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Moving Justice Forward For 60 Years!

The ACLU of Utah Commemorates the Life of Brian Barnard

04 September 2012 Published in Newsroom

The ACLU of Utah Commemorates the Life of Brian Barnard

 

For Immediate Release:
September 4, 2012

Brian Barnard

Brian’s death is a huge loss to the community. Whenever anyone thinks of a civil rights lawyer in Utah, they think of Brian Barnard. He has stood up for the rights of the marginalized and vulnerable for decades and has been instrumental in moving civil rights forward.

Brian worked with the ACLU since the mid-1970s. He has partnered with the ACLU of Utah for nearly 40 years as a cooperating attorney on all manner of civil liberties cases. Brian had a wicked sense of humor, a passion for individual rights, and an unwavering commitment to the protection of the people on the fringes of society whose rights were most frequently under attack.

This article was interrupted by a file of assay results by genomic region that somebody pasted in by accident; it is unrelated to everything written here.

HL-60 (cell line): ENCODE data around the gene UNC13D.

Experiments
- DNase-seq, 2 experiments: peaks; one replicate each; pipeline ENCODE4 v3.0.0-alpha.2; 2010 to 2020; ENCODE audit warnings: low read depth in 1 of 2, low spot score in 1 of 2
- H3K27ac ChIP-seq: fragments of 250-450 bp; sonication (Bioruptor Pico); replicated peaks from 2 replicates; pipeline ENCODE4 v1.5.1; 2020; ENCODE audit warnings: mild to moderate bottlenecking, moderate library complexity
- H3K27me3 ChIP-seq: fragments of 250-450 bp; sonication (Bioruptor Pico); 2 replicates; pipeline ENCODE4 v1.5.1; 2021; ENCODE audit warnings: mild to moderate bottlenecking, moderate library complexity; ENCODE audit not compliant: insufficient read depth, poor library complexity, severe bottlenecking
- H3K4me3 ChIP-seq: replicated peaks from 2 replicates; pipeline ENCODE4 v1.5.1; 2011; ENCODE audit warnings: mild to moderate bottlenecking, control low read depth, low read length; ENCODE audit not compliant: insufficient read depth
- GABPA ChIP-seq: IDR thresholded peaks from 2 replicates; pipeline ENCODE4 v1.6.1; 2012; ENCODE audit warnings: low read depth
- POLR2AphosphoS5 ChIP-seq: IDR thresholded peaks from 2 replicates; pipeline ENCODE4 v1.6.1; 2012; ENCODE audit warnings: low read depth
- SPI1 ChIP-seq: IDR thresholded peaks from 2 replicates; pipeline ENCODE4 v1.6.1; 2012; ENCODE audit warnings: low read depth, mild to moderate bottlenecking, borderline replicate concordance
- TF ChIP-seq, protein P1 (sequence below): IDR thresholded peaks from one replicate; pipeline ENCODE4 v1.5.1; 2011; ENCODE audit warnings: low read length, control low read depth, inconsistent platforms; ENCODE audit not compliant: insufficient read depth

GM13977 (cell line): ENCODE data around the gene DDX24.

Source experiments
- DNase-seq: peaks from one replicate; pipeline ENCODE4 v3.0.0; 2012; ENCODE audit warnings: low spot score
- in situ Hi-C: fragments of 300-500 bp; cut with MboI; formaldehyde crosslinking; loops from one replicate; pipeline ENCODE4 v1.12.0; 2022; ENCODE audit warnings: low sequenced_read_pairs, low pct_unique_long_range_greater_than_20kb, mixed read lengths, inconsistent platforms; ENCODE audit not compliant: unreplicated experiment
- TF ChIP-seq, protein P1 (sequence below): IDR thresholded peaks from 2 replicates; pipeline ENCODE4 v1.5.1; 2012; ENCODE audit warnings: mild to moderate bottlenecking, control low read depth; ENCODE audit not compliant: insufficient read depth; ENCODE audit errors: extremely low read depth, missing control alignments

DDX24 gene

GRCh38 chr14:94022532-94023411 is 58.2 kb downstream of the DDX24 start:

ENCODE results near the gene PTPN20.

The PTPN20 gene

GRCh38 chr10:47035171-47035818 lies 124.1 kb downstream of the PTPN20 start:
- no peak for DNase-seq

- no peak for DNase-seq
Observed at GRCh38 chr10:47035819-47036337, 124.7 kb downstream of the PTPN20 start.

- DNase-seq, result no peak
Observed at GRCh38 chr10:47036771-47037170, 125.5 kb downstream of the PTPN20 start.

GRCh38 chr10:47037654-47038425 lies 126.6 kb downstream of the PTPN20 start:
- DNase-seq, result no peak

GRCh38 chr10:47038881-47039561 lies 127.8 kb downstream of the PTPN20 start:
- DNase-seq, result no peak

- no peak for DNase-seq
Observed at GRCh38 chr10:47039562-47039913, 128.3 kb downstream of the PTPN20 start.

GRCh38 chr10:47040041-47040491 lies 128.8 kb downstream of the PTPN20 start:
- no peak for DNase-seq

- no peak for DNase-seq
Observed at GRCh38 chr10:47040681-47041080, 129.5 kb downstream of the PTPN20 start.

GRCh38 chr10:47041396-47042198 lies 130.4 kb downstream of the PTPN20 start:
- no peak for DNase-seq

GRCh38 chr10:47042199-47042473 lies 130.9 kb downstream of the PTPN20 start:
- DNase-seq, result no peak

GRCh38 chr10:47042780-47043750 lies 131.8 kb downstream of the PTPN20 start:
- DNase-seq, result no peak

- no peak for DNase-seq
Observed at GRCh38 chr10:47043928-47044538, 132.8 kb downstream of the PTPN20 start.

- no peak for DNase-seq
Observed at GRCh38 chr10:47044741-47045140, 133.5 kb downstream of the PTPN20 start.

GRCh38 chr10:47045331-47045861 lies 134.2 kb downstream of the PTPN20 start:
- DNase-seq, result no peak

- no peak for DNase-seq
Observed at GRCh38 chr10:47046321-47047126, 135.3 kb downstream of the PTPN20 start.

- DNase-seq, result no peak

One of his very first Free Speech cases with the ACLU of Utah came in 1975, when he defended a theater owner who showed the film "Deep Throat," and in so doing attacked a vague and overly broad obscenity ordinance that stifled free expression. Brian also worked on ACLU cases related to law enforcement excessive force, jail overcrowding and lack of mental health facilities, school-sanctioned prayer, the rights of protestors and demonstrators, political signs and speech in Utah communities, and more.

Brian was involved in the lawsuit that forced the Alta Club to admit women and represented the Society of Separationists in a years-long battle against denominational prayers in public meetings in Utah.

More recently, Brian collaborated with the ACLU of Utah on cases involving the mistreatment of prisoners in Utah jails and prisons, and also the rights of young people to demonstrate and express their political views.

In "Friendly Fire: The ACLU in Utah," local author Linda Sillitoe quotes Brian as saying, "I enjoy this kind of practice. If there aren't attorneys around to do something about it, the Bill of Rights doesn't mean anything.”

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